Environmental coalition hails burning methane as a big improvement over leaking it into atmosphere at the North Fork area dig owned by Arch Resources.

The West Elk coal mine must keep flaring dangerous methane and seek state air pollution permits instead of leaking the greenhouse gas into the atmosphere, in a consent decree hailed by environmental groups across Colorado.

Though burning the methane on-site near Somerset creates CO2, it causes far less damage to the atmosphere than allowing raw methane to rise and produce more than 80 times the greenhouse effect of carbon, those groups say. The West Elk mine, operated by Arch Resources subsidiary Mountain Coal, is one of the largest industrial sources of CO2 damage in Colorado.

“Flaring is great,” said Chris Caskey, a former board member of the Western Slope Conservation Center and manager of flaring operations for another closed mine in the North Fork area. “Methane is so much more potent as a greenhouse gas than CO2. And there’s additional other hydrocarbons in there that are nasty and getting those burned is useful as well.”

“It should reduce emissions by 99%, if not more,” said Jeremy Nichols of WildEarth Guardians.

Nichols’ group was part of the coalition that filed a 2020 lawsuit against Mountain Coal demanding it seek Clean Air Act permits for activities and leaks at the mine. The consent decree signed by a federal judge requires West Elk to continue flaring for at least two years while it seeks final air pollution permits for all its activities.

“We need to get them to shut down entirely, and that’s what we’re aiming for,” Nichols said. “It’s really important to get these concessions in the near term, to have a practical impact.”

Others in the coalition were the Sierra Club, High Country Conservation Advocates and the Center for Biological Diversity.

Mountain Coal and Arch Resources did not return emails and phone messages seeking comment.

West Elk “emitted more than 312,000 tons of carbon dioxide in 2020,” equal to annual emissions from 68,000 cars, the Center for Biological Diversity said. Methane also adds to the creation of local volatile organic compounds, which create ground level ozone irritating residents in Paonia and elsewhere in the North Fork Valley.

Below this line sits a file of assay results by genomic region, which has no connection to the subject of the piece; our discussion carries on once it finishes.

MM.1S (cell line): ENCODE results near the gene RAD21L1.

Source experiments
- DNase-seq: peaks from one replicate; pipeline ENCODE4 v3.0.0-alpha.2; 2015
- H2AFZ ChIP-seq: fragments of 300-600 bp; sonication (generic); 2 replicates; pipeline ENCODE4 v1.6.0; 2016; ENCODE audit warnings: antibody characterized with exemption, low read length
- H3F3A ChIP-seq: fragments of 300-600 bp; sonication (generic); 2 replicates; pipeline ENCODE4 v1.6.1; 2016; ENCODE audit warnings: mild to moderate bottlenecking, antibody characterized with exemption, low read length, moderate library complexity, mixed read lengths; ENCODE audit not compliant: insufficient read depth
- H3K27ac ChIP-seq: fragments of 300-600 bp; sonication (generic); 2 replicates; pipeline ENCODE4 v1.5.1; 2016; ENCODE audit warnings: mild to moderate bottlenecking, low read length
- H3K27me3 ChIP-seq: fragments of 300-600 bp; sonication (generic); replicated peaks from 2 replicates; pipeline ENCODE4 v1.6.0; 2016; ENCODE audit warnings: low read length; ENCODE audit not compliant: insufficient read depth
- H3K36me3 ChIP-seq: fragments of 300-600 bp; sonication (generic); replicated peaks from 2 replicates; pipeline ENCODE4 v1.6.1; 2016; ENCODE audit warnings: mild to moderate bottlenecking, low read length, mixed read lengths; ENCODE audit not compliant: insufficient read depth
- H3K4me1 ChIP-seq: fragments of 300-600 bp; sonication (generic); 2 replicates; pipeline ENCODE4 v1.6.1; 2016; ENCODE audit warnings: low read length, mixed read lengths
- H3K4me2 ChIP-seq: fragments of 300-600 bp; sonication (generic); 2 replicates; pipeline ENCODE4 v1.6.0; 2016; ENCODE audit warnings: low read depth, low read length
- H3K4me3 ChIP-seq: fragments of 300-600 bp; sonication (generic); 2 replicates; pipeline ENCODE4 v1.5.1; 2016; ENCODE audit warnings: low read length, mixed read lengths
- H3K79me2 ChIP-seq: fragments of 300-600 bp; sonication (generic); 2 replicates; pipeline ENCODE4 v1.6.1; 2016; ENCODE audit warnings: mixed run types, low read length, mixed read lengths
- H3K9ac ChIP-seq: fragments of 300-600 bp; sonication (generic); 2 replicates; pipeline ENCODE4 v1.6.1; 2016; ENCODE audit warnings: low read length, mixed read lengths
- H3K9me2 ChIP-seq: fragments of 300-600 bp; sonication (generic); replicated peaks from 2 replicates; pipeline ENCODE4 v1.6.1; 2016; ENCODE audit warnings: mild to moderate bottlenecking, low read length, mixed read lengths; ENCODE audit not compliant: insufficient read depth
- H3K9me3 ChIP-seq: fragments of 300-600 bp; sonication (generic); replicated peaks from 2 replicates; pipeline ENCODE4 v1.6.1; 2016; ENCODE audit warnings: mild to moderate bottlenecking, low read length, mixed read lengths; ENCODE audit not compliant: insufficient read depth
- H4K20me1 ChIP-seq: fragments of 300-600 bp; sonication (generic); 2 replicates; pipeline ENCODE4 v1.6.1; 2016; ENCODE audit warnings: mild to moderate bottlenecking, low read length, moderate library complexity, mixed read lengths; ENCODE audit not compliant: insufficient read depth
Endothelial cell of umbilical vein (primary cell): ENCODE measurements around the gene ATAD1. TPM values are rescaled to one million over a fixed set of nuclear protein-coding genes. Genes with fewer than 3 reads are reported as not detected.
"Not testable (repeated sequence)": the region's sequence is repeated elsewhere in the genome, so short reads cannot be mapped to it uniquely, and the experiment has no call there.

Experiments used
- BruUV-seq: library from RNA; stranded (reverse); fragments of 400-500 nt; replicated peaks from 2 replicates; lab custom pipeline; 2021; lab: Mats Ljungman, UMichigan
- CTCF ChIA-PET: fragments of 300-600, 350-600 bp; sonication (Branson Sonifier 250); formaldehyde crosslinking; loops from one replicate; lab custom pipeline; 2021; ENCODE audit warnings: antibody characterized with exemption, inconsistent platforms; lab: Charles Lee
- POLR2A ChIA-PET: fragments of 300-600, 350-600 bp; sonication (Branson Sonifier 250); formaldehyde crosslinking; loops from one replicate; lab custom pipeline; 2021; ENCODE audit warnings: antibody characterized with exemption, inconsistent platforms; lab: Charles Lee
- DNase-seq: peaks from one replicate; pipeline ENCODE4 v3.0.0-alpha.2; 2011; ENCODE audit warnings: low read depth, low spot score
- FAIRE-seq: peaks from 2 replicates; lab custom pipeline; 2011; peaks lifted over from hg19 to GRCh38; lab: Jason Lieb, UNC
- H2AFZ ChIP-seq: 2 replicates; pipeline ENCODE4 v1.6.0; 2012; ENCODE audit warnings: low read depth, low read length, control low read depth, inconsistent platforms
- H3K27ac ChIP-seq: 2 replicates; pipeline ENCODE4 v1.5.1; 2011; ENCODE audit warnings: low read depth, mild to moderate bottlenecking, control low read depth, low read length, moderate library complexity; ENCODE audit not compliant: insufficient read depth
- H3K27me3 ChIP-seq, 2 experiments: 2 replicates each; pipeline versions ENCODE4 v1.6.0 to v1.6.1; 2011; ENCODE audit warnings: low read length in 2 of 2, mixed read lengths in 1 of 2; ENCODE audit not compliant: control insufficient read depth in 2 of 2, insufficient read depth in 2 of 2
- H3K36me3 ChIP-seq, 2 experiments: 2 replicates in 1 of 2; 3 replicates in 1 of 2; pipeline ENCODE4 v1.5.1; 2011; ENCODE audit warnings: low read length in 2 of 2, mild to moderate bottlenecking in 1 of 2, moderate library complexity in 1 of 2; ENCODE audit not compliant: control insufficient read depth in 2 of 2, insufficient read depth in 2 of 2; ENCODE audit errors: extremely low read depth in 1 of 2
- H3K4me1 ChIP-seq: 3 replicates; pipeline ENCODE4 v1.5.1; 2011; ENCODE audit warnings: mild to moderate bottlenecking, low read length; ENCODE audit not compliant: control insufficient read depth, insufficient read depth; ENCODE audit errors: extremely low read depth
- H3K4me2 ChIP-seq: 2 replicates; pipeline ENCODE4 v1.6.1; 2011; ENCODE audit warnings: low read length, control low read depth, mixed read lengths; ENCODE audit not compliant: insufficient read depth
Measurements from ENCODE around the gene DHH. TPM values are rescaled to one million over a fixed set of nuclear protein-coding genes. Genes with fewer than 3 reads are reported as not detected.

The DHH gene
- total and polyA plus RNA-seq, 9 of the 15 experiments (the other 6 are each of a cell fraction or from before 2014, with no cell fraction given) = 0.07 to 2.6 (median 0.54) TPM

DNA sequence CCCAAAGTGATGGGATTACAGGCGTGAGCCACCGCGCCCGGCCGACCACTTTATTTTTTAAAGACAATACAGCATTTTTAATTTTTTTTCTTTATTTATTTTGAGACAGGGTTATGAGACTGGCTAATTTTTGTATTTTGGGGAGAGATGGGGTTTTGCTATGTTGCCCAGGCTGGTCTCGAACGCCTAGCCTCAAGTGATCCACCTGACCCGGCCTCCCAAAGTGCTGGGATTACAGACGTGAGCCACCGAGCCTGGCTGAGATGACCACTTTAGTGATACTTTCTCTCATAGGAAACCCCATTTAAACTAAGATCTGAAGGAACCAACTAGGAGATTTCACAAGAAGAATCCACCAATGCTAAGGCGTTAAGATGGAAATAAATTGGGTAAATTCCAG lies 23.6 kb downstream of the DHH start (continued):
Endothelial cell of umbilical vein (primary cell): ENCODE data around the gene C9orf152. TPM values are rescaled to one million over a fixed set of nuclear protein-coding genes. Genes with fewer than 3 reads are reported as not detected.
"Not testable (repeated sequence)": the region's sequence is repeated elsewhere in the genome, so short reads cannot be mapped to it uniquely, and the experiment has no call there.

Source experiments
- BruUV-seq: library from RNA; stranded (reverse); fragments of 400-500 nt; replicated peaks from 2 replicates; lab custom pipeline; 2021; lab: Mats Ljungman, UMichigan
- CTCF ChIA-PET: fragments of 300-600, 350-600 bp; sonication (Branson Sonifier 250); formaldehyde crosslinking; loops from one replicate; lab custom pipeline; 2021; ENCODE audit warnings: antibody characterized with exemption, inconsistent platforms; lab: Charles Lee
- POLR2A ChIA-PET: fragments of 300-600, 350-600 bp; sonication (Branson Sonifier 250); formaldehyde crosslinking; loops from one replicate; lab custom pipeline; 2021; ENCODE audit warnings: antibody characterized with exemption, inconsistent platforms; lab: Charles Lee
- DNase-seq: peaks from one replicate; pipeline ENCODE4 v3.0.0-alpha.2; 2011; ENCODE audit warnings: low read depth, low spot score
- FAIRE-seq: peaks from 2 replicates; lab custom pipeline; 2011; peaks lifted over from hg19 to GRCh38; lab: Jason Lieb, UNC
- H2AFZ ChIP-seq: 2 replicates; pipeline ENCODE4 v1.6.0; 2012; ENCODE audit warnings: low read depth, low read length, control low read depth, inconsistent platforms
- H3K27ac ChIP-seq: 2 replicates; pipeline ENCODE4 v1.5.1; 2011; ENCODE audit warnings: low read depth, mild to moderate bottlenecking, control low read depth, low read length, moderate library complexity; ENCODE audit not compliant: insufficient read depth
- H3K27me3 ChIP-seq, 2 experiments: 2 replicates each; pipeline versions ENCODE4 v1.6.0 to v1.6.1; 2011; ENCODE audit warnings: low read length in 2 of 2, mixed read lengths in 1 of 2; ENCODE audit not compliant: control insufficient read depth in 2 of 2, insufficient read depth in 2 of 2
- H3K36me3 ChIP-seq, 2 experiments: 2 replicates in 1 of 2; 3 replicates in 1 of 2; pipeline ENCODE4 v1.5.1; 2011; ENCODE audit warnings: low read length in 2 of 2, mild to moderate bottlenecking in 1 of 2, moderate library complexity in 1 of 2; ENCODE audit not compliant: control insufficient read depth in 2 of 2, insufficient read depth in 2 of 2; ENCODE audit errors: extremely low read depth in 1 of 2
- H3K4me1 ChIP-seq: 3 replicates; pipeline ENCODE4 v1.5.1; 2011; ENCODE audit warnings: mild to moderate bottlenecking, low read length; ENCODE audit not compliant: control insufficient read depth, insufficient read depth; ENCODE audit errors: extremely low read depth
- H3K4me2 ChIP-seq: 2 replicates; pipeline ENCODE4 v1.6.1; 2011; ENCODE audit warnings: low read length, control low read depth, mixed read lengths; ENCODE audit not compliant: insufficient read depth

Digging out underground coal disturbs methane and other gases embedded in layers of carbon resources.

“The joke is that coal mining is the most effective method of fracking,” Caskey said.

Methane releases continue for decades after mines are closed up. West Elk mines currently, and must vent gas to protect miners. But it also has extensive older shafts that are vented through wells drilled from the surface.

Caskey manages a methane capture-and-burn operation at another nearby mine, Elk Creek, that generates electricity for Holy Cross Energy and Aspen Skiing Co. West Elk’s methane venting is too dispersed, and its location too isolated from possible generating facilities, to be burned in any way other than flaring, Caskey said.

“We’d love to see it used,” Caskey said, “but flaring it is a great outcome.”


Jeremy Nichols January 27, 2022 at 12:41 pm

— Jeremy Nichols of WildEarth Guardians celebrates because … (1/27/22)

Did you hear a cheer? It was probably environmental groups. A federal judge signed a consent decree requiring West Elk mine for at least two years to continue flaring dangerous methane instead of leaking the greenhouse gas into the atmosphere, Michael Booth reports. Environmental groups say burning the methane causes far less damage than allowing raw methane to rise, which produces more than 80 times the greenhouse effect of carbon. The Center for Biological Diversity said the amount of carbon dioxide emitted from the mine is equivalent to the output of 68,000 cars.

The Anthracite Mountains are near Gunnison. The Gunnison Valley through which the Gunnison River flows is bordered by the Anthracite Range and West Elk Mountains to the north and the Collegiate Range to the east.

“This should reduce emissions by 99%, if not more.”